My inner voice has a rather twisted sense of humor that seems to revolve around causing people physical pain and then mocking them for not being able to handle it. For example, a few weeks after meeting inner voice, he said to me, “So, tamarrow, meatball, youse is gonna walk around town, and push as many people into stop signs as often as possible. It’ll be hilarious. And, hey, if they complain, they just can’t take a joke so, screw them.”

I didn’t push people into stop signs, and I got an earful, or rather a superior temporal gyrus and the left inferior frontal gyrus full in our next conversation.

I Now Fear My Inner Voice

Here’s a little tidbit the gurus, shamans, and religious masters fail to tell you, once you’ve connected to your inner voice, it doesn’t ever easily go away.

Yup, once that inner door is open, the damn thing will not shut up. And it evolves.

It seemed okay when Vinny, my name for the inner voice, and I started talking. He was interested in what I had to say; he was helpful with information and supportive of my choices, however, after a month, that changed.

First came the nicknames. I went through “fruity,” “Doughy,” “Baldy,” and “Ya Big Pair of Girl’s Underpants” before we landed on meatball. Then the “humor” started. He suggested I push people into signs, write a robbery note on the back of a random deposit slip in my bank, and order phallic-shaped cookies to send to the Sister’s of Extreme Lamentings and Lower back Pain’s bake sale.

That eventually turned to threats. If I didn’t do what he said, there were certain parts of my brain that would change my life if they happened to be damaged. He never said outright he would stab me in the pia mater or take my medulla oblongata for a little ride. Still, he hinted at damage to my language centers, cognitive reasoning, and ability to say the word spatula in twenty-seven different languages. This sent chills down my spine.

I became terrified of what Vinny would make me do. And, I was tired of being called meatball by my inner voice.

Couples Therapy

Two hands reaching out for each other among stone monolyths.

After only a few weeks, it was apparent that this wasn’t working, that I wasn’t going to achieve fulfillment, and that my chats with Vinny were causing me discomfort, fear, and nose bleeds. Something had to change.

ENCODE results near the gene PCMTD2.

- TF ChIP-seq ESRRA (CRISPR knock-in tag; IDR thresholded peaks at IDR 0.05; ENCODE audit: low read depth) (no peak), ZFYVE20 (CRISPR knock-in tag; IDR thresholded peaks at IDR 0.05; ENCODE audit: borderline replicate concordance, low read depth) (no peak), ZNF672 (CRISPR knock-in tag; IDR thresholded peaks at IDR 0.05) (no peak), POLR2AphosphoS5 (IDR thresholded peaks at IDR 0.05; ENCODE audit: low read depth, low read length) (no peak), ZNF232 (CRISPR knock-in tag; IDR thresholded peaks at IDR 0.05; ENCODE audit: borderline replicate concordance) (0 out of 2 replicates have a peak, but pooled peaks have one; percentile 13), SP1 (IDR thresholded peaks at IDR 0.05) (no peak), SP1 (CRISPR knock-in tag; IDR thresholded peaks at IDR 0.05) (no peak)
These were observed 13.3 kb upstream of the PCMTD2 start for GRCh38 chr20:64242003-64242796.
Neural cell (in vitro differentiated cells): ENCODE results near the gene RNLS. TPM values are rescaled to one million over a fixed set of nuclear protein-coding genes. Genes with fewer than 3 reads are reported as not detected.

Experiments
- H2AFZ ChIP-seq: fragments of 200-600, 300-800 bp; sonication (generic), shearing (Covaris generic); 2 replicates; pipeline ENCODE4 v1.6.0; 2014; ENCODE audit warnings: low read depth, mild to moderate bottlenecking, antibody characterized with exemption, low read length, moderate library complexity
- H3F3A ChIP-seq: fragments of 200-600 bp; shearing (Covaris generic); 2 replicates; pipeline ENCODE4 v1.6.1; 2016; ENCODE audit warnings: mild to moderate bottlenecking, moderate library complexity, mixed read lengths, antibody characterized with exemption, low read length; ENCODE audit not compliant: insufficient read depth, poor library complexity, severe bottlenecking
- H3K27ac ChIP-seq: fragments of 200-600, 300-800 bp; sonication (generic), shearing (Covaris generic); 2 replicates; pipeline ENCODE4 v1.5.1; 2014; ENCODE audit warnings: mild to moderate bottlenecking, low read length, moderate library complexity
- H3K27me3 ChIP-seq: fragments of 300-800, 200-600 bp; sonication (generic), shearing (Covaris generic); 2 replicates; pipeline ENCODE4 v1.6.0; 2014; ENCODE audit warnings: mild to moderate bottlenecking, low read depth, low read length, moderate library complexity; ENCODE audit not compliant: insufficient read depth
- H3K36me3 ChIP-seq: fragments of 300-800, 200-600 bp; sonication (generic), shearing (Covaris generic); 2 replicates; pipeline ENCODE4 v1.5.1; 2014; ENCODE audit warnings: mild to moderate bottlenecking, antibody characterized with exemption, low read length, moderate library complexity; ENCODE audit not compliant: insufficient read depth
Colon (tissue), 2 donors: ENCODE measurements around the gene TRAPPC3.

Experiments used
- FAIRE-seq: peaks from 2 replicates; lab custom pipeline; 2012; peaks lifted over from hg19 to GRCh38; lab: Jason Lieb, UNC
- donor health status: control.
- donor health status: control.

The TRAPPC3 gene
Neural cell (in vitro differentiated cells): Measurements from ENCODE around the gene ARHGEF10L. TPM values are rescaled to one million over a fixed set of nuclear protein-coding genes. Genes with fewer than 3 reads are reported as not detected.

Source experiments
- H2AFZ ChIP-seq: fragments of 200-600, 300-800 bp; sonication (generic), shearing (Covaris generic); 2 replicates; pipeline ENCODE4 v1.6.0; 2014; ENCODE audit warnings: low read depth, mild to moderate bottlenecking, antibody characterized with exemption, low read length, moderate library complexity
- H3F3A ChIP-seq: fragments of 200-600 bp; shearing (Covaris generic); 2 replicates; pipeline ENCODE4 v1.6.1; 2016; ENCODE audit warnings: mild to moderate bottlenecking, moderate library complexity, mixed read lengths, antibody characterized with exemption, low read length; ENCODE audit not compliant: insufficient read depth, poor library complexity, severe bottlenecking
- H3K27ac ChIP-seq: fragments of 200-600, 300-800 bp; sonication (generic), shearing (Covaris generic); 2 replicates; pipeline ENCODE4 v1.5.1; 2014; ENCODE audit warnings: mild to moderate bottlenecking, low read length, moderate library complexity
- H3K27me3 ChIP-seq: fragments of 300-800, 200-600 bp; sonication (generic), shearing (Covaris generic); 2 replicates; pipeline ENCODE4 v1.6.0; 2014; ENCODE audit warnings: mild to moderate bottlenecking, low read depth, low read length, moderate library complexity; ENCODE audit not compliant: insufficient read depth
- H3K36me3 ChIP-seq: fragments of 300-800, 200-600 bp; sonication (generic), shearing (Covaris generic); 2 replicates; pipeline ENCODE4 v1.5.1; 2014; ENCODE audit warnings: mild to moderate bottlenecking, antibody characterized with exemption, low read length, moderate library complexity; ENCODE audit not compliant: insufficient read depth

One night I brought home a nice bottle of Johnny Walker Blue, made a huge tray of nachos, and put on the 1983 classic movie, Eddie and the Cruisers, filmed in Asbury Park, NJ, Vinny’s favorite movie of all time.

Twenty minutes into this god-awful flick, after matching each other shot for shot for 40 minutes, my inner voice was feeling no pain; it was at this moment that I struck.

“We should do couples therapy, “ I said and waited. He grunted, took another shot, and burped.

“Couples therapy,” he sneered, “We ain’t no couple unless you’re trying to tell me you’re on of them homotskis. Is that what you’re saying, meatball, you telling me you’re one of them gays?”

I assured him I wasn’t, and we debated the insensitivity of calling someone “one of them gays” for about ten minutes, and then, out of the blue, he asked;

“What do we need couple therapy for? We’re doing okay, ain’t we?”

In that moment, when Vinny was drunk, introspective, and vulnerable, I told him about my fear, my discomfort about being called meatball, and his insane suggestions for humorous moments to make the day go by faster. He listened to me, really listened, and, after I was done, he nodded and agreed.

The following day, we started couples therapy.

Releasing My Inner Voice

Vinny and I went to a therapist, Dr. I. Kant Even, for two weeks. It was good. We were open with each other, spoke our truths, and really listened to what Dr. Even had to say. It felt good, hopeful and we were both glad we went.

In the end, Dr. Even didn’t think we were good for each other, and we both agreed. Sometimes that’s just the way it is. Nobody was to blame; there was no finger-pointing, no he said/he said, just a quiet realization that we weren’t meant to be together.

We parted ways amicably, and I lost touch with Vinny until a few days ago. I was attending a surprise bris when a professional wrestler walked in. He headed straight for me, and before I could ask who he was, he said, “A friend of yours wants to know how you’re doing, meatball.”

It was good to hear from Vinny. He was doing okay. He was inner voicing this pro wrestler, and they were a great match. He seemed good; he’d lost some weight, he told me he had started journaling. We spoke briefly, had a laugh, and then the wrestler had to go; he was going to push some people into stop signs. Some things just don’t change.

For a new year’s resolution, this wasn’t a total bust. I learned some things, opened myself up to new ideas, and I like to think I made a friend.

The whole experience has changed my view on new year’s resolutions; maybe they have a place, a purpose. Perhaps the attempt is good enough; I don’t know. But, next year, I’m going to try again. Do something that I know I can succeed with, maybe something to do with bloating and gas.